Lumad, peasant leaders not ‘missing’ but arrested, PNP says

Jan. 30, 2019

Lumad and peasant leaders Jomorito Goaynon and Ereneo Udarbe (Jigger J. Jerusalem/Contributed photo)

CAGAYAN DE ORO CITY, Philippines – Sectoral leaders accused of being Communist rebels who went missing for a few hours since Monday, Jan. 28, were actually arrested by authorities to face criminal charges filed against them, the police regional office said Tuesday.

Arrested were Ereneo Udarbe and Jomorito Goaynon, who the Philippine National Police-10 (PNP-10) said where New People’s Army (NPA) leaders, were handcuffed early Monday in downtown Cagayan de Oro after a local court issued an order for their arrest.

The arrest warrant was issued by Judge Emmanuel Pasal of the Regional Trial Court Branch 38 based here for four counts of attempted murder and frustrated murder, said the police.

“They are not missing. Udarbe and [Goayon] were arrested at Barangay Patag by virtue of a court-issued arrest warrant according to our records,” said PNP-10 regional director Chief Supt. Timoteo Pacleb in a statement.

Both persons, Pacleb said, claimed they were farmers, but arresting officers seized from in possession firearms, fragmentation grenades and subversive documents during the arrest.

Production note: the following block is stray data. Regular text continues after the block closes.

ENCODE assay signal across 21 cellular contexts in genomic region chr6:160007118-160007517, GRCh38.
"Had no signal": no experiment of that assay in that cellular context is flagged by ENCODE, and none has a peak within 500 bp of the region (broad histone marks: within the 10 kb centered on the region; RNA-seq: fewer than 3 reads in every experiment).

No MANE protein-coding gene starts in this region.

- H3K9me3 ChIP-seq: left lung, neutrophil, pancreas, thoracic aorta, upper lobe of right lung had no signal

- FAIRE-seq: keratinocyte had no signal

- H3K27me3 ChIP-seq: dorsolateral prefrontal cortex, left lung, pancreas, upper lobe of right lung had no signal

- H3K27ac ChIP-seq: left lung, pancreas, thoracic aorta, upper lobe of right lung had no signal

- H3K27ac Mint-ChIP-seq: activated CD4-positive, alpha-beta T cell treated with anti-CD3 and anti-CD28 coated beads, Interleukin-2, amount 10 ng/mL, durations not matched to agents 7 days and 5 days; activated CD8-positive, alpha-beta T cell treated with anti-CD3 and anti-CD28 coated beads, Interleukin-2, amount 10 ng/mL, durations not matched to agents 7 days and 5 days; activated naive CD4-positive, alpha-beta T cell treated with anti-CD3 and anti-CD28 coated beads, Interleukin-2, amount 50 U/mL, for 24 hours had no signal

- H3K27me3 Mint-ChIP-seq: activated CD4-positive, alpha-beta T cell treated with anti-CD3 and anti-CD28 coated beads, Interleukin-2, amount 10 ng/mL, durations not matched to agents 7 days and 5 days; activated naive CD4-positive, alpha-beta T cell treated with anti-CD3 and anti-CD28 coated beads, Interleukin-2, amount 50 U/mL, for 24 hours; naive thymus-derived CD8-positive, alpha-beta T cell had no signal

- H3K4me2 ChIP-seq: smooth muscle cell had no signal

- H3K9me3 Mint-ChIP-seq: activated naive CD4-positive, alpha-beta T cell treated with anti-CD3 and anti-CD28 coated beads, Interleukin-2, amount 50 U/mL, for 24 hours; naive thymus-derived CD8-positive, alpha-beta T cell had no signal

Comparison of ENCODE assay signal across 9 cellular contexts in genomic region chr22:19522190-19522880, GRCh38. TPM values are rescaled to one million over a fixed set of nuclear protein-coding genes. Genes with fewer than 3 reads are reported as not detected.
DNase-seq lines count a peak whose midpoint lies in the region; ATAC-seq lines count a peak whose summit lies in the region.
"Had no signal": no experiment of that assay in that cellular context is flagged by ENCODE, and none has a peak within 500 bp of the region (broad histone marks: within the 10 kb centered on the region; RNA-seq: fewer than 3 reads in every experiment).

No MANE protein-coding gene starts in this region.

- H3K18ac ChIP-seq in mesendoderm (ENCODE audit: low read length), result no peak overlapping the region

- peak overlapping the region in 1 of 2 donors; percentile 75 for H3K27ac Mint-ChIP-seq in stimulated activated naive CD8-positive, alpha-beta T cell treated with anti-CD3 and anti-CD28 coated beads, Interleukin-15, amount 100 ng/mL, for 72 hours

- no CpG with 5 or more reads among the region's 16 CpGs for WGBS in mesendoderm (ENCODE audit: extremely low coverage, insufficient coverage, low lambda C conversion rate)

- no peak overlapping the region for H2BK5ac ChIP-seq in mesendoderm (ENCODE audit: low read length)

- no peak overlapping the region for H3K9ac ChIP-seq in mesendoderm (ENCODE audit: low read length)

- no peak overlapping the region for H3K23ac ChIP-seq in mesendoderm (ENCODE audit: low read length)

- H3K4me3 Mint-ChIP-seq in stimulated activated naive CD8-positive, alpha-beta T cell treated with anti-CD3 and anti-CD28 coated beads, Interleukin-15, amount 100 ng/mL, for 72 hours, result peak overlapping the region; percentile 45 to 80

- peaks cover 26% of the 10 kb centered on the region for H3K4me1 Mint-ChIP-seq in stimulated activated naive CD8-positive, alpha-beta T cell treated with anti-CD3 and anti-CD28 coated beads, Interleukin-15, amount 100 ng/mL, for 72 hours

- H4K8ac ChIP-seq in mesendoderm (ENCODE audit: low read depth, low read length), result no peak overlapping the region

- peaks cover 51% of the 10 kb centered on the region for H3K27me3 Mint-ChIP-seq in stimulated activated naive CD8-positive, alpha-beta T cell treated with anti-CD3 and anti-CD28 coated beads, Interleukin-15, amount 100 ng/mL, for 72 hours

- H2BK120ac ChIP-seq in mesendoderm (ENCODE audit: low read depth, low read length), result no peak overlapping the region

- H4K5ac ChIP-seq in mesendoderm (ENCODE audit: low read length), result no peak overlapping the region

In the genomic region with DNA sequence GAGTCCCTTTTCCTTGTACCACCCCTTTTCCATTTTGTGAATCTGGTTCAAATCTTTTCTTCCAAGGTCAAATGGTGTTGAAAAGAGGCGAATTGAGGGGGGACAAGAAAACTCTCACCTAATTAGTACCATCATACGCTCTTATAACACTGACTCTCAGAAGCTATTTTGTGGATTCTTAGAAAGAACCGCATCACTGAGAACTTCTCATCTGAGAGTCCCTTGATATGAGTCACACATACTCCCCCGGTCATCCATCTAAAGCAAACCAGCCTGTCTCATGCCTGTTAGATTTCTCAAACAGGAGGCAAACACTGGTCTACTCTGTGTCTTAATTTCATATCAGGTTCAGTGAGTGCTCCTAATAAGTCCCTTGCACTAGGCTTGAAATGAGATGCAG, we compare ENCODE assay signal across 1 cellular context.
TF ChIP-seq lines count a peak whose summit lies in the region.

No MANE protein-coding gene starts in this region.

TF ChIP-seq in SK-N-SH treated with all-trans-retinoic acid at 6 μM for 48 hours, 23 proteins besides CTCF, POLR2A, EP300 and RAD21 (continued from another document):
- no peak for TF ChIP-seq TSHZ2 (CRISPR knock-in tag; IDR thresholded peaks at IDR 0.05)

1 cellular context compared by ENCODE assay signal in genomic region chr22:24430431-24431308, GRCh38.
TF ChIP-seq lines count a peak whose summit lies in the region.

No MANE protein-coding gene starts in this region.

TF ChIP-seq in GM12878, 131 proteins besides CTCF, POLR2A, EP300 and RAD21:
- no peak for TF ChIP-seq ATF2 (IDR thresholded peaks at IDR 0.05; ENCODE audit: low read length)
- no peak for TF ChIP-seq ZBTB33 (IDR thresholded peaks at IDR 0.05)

Udarbe and Goaynon will also undergo “inquest proceedings in court for illegal possession of firearms and explosives,” said PNP-10 spokesperson Supt. Surki Sereñas, in the same statement.

According to an advisory issued by the human rights group Karapatan, Goaynon and Udarbe left their office in Barangay Bulua and were on their way to a meeting when they texted that they were stuck in traffic at around 11 a.m. on Monday.

“The two never got to their meeting place. None of their relatives or friends have seen or heard from them afterwards,” the advisory said.

Prior to the arrest, Goaynon filed a complaint against the Philippine Army’s 65th Infantry Battalion for “harassment and forced surrender.”

Karapatan secretary-general Kristina Palabay, in a statement, said that what happened to Udarbe and Goaynon is just one of the many instances of harassment against leaders of militant groups, especially peasants and tribal peoples. (

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